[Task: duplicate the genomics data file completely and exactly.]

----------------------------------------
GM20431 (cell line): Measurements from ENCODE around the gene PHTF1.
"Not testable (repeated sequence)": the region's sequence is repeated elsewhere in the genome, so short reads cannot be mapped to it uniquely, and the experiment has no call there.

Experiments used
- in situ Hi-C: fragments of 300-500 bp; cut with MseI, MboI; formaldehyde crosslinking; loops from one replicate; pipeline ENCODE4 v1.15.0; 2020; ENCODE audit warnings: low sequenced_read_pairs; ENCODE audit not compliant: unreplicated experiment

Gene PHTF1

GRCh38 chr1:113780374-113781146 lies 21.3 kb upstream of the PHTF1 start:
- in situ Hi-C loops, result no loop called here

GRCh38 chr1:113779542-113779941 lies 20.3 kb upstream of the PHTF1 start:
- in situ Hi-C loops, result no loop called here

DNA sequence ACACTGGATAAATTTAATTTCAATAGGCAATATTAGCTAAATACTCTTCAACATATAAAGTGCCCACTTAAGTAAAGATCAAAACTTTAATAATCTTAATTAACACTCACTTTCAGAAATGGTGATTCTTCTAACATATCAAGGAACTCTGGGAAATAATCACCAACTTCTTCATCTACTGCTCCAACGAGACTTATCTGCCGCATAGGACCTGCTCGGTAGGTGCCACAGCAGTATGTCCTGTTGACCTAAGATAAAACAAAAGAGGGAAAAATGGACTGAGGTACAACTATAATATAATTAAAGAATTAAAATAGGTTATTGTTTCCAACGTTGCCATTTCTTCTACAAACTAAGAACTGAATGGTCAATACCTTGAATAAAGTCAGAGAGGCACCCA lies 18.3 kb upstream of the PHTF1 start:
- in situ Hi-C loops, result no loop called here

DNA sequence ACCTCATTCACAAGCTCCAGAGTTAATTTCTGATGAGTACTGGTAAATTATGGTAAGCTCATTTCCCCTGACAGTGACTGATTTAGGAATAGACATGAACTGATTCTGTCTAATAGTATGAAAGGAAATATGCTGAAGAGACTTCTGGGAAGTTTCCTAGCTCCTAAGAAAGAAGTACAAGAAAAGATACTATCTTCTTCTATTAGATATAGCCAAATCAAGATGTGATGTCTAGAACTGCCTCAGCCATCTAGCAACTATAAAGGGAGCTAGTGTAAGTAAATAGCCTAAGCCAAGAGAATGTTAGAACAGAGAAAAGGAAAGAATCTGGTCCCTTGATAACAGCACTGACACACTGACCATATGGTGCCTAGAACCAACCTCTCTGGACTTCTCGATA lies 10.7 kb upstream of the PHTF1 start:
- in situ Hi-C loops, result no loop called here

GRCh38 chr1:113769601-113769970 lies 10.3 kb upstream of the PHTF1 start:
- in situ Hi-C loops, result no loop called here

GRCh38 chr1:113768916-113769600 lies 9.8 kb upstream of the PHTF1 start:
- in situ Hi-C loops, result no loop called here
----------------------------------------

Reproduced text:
GM20431 (cell line): Measurements from ENCODE around the gene PHTF1.
"Not testable (repeated sequence)": the region's sequence is repeated elsewhere in the genome, so short reads cannot be mapped to it uniquely, and the experiment has no call there.

Experiments used
- in situ Hi-C: fragments of 300-500 bp; cut with MseI, MboI; formaldehyde crosslinking; loops from one replicate; pipeline ENCODE4 v1.15.0; 2020; ENCODE audit warnings: low sequenced_read_pairs; ENCODE audit not compliant: unreplicated experiment

Gene PHTF1

GRCh38 chr1:113780374-113781146 lies 21.3 kb upstream of the PHTF1 start:
- in situ Hi-C loops, result no loop called here

GRCh38 chr1:113779542-113779941 lies 20.3 kb upstream of the PHTF1 start:
- in situ Hi-C loops, result no loop called here

DNA sequence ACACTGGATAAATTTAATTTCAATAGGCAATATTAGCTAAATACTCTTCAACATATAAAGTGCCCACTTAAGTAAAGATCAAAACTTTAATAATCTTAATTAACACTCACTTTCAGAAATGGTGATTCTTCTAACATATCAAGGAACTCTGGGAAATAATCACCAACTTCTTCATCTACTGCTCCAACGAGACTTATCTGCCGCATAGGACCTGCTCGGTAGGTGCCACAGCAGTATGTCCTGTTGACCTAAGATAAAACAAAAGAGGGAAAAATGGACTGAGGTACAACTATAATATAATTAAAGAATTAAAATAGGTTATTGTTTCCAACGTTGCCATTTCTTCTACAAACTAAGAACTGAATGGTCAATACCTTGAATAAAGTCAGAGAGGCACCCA lies 18.3 kb upstream of the PHTF1 start:
- in situ Hi-C loops, result no loop called here

DNA sequence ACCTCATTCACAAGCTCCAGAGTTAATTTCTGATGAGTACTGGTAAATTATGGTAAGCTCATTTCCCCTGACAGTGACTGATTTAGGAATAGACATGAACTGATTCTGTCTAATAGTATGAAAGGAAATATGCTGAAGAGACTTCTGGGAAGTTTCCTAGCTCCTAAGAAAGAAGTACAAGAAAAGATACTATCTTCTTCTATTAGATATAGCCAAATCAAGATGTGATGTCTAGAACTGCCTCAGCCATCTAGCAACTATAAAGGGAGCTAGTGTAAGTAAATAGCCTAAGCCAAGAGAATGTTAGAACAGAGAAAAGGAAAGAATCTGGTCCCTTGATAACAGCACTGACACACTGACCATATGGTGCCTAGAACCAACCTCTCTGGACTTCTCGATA lies 10.7 kb upstream of the PHTF1 start:
- in situ Hi-C loops, result no loop called here

GRCh38 chr1:113769601-113769970 lies 10.3 kb upstream of the PHTF1 start:
- in situ Hi-C loops, result no loop called here

GRCh38 chr1:113768916-113769600 lies 9.8 kb upstream of the PHTF1 start:
- in situ Hi-C loops, result no loop called here